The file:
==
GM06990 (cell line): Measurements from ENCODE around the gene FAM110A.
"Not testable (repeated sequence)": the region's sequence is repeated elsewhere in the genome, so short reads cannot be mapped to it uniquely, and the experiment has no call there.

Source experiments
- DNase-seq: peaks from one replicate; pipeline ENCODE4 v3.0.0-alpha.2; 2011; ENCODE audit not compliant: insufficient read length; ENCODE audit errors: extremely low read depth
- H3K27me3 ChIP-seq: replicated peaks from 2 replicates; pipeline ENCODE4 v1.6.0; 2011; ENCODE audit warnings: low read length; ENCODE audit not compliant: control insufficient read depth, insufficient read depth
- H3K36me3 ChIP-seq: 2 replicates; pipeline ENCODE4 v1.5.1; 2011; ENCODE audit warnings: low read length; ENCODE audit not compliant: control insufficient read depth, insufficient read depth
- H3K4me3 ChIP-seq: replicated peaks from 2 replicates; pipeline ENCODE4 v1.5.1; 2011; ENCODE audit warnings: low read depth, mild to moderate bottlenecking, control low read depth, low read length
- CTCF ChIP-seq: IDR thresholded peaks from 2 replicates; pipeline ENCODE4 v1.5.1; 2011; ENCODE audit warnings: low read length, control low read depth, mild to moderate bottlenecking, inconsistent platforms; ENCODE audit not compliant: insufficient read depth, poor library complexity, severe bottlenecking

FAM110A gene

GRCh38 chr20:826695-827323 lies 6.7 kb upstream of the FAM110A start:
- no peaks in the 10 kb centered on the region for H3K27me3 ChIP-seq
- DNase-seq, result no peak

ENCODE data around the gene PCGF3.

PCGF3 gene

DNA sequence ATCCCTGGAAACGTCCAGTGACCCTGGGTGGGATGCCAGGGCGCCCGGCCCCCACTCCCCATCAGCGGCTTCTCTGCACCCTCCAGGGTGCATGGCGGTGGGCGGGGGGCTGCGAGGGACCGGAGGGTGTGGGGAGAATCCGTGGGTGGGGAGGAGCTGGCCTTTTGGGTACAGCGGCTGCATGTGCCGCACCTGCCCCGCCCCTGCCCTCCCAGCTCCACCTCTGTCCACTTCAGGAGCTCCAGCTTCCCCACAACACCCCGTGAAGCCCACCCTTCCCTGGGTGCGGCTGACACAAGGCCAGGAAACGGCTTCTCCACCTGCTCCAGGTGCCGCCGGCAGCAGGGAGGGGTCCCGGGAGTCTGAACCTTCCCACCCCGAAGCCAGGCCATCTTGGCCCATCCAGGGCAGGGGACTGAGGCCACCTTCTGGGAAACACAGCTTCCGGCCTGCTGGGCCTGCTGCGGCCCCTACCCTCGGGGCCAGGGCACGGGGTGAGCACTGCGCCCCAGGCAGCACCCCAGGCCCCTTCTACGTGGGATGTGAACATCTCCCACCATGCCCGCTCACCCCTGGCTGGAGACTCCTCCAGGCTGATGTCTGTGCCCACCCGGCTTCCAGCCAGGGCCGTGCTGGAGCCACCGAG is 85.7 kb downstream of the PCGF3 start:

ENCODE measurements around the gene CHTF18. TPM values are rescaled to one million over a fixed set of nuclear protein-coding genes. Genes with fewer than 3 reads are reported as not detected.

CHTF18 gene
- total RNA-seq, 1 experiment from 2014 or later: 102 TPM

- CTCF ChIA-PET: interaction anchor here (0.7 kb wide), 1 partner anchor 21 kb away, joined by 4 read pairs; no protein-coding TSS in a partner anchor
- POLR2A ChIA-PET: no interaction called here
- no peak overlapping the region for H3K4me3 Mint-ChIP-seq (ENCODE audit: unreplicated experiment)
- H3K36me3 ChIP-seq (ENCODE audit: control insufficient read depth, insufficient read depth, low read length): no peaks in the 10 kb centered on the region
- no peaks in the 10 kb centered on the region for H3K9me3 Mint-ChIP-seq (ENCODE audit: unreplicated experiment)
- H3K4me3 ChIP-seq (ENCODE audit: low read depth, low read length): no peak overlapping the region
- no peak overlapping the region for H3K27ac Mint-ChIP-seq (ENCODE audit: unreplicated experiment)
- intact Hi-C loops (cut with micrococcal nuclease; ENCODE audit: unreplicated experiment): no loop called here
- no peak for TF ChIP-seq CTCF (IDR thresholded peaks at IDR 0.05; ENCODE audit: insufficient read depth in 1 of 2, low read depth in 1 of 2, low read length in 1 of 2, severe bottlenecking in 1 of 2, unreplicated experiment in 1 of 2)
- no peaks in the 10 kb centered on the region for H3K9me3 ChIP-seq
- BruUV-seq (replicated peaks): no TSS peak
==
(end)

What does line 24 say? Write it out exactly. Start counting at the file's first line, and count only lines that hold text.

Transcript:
- H3K4me3 ChIP-seq (ENCODE audit: low read depth, low read length): no peak overlapping the region